In an effort to curb inflation, the Federal Reserve has enacted the first of seven planned interest increases we will see in 2022. And banks and lenders will respond in turn.
So, let's unpack how those rising rates will impact your professional and personal finances.
The Fed raising interest rates means credit card providers will most likely follow. Luckily and unluckily, this will only affect consumers who carry a credit card balance and some credit card debt. If you pay off your credit card statement every month, then nothing will really change for you.
For those carrying debt, Sean Pyles, debt writer and podcast host over at NerdWallet, suggests applying for a 0% balance transfer card. While it may seem counterintuitive to apply for a credit card while trying to offload current credit card debt, it will actually save you money in the long run. Find a card that offers a 0% APR introductory period, which depending on the creditor, usually last 12 to 24 months, and transfer the debt over. As long as you qualify for the balance transfer card and can make the minimum payment every month, you won't be charged interest during that time period.
Keep in mind that most credit card companies may charge a 3% balance transfer fee. So, make sure you can pay off a good chunk of the balance before the 0% offer ends to make the interest savings worthwhile.
Savings Accounts and CDs
You'll get a better return from bank savings accounts and Certificates of Deposit.
Savers prevail! Money stashed away in bank accounts and CDs will be getting an interest boost — especially if you are banking at a community bank who values depositors more than larger financial institutions. Certificates of Deposit have been a go-to option for all generations, for generations. The reason being is because no matter the state of the stock market — crashing, burning, simmering, flaming, idling, etc. — you'll get your money back, plus interest.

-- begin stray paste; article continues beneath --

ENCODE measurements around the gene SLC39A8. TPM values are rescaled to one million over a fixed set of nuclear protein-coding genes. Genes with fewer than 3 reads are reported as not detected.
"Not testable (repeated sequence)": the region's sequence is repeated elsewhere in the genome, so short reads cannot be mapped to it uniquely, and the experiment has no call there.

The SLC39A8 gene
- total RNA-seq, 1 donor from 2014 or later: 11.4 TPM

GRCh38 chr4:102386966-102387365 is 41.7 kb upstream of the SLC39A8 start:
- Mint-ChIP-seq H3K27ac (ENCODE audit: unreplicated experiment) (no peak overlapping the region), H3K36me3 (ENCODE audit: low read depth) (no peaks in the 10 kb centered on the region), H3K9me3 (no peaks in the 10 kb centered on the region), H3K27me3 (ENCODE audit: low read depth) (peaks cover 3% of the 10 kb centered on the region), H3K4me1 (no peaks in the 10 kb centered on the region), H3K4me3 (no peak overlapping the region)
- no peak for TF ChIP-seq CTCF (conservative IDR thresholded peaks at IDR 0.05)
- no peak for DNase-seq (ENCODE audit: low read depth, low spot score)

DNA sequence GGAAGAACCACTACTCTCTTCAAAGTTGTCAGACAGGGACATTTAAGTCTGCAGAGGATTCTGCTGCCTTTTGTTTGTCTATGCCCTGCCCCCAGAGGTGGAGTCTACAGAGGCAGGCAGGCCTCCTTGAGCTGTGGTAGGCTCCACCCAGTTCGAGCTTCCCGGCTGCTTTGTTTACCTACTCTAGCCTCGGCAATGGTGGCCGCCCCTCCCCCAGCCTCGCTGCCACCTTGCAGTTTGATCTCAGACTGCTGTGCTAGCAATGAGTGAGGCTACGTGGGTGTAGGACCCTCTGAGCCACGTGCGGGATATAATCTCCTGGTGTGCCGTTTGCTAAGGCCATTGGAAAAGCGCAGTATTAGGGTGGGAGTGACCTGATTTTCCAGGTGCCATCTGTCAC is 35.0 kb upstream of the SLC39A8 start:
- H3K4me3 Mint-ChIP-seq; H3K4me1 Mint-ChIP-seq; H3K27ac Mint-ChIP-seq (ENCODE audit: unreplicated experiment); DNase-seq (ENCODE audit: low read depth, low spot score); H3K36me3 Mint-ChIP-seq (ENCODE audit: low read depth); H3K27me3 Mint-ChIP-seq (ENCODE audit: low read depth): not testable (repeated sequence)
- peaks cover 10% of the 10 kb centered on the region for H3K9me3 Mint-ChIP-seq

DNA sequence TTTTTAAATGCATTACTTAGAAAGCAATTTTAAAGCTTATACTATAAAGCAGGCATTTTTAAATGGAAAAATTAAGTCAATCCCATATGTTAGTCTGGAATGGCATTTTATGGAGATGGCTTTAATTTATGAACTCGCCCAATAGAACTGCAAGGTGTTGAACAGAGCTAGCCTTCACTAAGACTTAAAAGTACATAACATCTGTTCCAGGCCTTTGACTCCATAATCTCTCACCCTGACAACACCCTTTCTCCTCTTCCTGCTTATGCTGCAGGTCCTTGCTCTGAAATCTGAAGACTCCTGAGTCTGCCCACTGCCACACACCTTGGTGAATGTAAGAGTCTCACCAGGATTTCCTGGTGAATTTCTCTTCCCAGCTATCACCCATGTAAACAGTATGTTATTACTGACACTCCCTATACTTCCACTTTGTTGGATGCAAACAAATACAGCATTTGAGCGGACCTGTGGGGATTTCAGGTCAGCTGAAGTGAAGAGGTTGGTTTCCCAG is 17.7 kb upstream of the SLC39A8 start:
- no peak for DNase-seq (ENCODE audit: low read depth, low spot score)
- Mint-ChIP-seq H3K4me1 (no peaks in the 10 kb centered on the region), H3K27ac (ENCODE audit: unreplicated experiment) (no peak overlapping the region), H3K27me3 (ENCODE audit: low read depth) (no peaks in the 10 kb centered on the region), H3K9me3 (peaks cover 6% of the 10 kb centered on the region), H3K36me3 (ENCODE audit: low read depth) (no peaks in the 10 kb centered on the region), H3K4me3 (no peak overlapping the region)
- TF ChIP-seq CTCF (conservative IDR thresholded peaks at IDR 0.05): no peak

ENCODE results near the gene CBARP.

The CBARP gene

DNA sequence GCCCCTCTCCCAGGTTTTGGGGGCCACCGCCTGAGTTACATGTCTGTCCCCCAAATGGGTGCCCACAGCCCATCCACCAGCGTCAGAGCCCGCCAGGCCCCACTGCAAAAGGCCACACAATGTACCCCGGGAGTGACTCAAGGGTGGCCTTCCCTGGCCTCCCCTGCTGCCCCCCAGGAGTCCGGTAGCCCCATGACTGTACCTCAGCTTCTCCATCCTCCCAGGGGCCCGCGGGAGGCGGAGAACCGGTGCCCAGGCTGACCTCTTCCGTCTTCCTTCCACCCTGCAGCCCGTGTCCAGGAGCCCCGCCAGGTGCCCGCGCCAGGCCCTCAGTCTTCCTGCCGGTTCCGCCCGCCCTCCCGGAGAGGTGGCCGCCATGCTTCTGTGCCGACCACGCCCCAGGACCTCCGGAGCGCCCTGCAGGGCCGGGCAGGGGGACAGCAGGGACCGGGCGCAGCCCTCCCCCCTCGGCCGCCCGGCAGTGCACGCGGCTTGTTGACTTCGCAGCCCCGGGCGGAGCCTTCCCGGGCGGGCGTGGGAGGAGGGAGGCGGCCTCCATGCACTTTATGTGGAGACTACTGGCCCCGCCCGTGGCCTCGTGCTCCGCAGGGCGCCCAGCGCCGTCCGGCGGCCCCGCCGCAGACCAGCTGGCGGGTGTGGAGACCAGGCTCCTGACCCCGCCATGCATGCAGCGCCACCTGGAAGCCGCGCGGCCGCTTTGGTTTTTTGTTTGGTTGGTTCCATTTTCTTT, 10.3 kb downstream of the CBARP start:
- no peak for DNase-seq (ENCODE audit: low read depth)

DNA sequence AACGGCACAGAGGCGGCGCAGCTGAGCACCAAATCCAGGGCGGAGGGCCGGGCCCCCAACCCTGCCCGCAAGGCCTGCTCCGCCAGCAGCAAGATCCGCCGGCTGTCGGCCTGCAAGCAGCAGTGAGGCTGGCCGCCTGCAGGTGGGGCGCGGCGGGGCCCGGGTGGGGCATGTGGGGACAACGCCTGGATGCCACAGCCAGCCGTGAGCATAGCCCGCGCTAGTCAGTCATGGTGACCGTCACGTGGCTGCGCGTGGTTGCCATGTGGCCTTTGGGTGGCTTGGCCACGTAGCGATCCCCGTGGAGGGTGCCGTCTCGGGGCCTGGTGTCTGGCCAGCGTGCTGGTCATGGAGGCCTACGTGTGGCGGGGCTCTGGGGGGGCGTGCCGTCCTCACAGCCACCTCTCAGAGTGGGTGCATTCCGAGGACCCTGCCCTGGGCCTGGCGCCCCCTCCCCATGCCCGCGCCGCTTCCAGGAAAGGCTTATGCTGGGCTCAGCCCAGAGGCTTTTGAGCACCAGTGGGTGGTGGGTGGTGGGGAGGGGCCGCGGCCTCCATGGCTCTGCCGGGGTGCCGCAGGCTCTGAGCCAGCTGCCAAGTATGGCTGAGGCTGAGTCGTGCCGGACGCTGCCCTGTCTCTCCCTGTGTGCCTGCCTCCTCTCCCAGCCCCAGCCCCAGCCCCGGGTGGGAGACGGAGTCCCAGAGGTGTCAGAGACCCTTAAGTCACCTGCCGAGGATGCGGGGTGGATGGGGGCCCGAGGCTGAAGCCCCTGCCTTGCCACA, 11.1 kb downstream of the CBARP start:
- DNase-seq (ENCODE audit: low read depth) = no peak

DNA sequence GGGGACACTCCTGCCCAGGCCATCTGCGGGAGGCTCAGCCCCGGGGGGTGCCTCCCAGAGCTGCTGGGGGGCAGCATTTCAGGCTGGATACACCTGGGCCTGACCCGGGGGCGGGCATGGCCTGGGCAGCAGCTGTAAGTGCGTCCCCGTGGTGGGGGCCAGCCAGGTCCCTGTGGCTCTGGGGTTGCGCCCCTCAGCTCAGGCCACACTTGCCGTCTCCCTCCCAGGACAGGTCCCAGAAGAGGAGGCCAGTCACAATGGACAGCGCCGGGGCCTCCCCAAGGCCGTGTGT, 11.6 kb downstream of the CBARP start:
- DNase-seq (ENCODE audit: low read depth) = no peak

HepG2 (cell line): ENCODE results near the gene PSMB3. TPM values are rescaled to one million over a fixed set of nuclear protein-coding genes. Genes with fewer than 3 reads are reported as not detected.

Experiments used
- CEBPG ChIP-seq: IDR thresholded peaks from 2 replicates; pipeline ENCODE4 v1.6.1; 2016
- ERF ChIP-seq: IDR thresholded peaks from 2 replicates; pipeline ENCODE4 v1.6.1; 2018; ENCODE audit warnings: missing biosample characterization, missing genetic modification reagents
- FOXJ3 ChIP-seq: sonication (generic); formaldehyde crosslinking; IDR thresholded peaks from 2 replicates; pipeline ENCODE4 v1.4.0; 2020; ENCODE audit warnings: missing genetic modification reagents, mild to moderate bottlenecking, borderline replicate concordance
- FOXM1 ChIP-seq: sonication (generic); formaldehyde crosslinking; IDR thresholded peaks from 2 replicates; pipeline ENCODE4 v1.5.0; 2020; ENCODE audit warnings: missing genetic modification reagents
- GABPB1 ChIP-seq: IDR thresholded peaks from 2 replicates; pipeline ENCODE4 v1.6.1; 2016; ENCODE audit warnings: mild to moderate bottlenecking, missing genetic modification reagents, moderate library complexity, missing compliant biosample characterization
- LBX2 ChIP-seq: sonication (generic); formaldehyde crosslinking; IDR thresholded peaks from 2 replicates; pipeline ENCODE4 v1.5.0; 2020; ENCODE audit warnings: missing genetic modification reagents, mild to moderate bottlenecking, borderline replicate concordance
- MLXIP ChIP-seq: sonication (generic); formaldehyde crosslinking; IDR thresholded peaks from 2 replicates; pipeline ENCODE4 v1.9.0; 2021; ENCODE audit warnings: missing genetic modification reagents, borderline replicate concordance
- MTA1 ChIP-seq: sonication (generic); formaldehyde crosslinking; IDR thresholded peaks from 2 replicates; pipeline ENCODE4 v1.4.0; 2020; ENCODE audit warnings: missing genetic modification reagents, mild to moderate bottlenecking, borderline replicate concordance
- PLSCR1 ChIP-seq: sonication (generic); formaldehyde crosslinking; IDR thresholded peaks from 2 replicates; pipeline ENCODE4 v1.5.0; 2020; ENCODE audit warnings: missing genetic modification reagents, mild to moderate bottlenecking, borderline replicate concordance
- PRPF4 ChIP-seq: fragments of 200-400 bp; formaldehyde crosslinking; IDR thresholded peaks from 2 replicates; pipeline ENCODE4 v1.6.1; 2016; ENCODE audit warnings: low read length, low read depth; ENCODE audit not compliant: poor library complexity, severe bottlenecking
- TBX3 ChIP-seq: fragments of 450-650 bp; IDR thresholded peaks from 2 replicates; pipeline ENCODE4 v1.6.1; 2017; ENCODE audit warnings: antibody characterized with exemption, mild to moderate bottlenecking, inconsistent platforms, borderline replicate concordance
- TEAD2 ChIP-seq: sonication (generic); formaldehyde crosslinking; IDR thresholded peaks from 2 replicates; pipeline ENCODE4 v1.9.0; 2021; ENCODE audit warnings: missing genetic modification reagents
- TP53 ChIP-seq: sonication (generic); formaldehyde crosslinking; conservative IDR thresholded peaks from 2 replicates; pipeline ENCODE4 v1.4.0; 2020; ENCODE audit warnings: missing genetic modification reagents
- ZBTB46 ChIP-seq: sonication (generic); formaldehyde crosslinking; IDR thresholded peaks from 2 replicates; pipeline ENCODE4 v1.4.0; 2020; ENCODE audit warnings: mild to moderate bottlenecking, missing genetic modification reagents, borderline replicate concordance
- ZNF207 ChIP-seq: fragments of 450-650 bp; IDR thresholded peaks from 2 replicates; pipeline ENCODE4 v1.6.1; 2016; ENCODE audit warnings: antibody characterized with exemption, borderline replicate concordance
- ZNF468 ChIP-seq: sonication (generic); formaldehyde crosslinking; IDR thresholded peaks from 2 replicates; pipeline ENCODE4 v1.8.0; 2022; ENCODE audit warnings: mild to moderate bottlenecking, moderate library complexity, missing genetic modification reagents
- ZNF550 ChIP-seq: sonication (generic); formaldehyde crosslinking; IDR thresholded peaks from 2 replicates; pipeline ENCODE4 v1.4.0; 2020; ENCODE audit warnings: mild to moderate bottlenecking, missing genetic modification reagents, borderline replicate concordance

Check out Flagship Bank's updated rates here.
From the ongoing pandemic, supply chain crises, and fluctuating unemployment rates and energy prices, the stock and bond markets react to it all. Your portfolio should already have a balance of riskier investments (stocks) and more stabilizing ones (bonds), to remain steadfast in rocky periods like these. Generally, when the Fed raises rates, it may be a sign that the economy is improving. So, even though bond investors worry what rising rates do to the price of their existing bonds, you'll end up with higher returns in the long term.
In conclusion, it is hard to say what effect higher interest rates will have on investments, but investors should be closely watching for any hints of the Fed speeding up or slowing down the next increase.
Depending on your loan's terms and conditions, you should expect to see higher interest rates on any of your current and potential variable-rate loans including mortgages, student loans, personal loans, auto loans, and more.
For 90% of homeowners that have a fixed-rate mortgage, you are protected against the the rising interest rates. For those that have home equity lines of credit (HELOC) and adjustable-rate mortgages, you can expect to see higher monthly payments headed your way.
The good news? Though interest rates are higher than last month, they are still historically low. That means now is the time to lock-in at a low fixed-rate mortgage, whether that be through an application or a refinance.
Federal student loan borrowers are not affected by the rising interest rates because those loans carry a fixed rate set by the government. Private student loan borrowers, however, should expect to pay more. Both fixed and variable rate loans are linked to the federal fund rates, so variable is likely to increase first, and fixed will follow. These rates will continue to rise over the next few years.
Another bout of good news though? President Biden just recently extended the freeze on federal student loan repayments until August 31, 2022.
Cost of used and new cars alone have been through the roof, so auto interest rates have taken a backseat in the buying decision process. And it will continue on that trend — at least for now. Your car interest rate is influenced by factors beyond the Fed including credit history, vehicle type, down payments, and more. This, in addition to car payments at an all-time high since 2012, means that the interest rate increase is not likely to make a meaningful impact on individual car loans.
The beginning upticks in interest rates are putting consumers at a door of opportunities. From refinancing an existing variable rate loan or taking out a new one, to opening a CD or altering an investment strategy, the time to act is now. Find out how Flagship Bank can help you navigate this interest rate transition.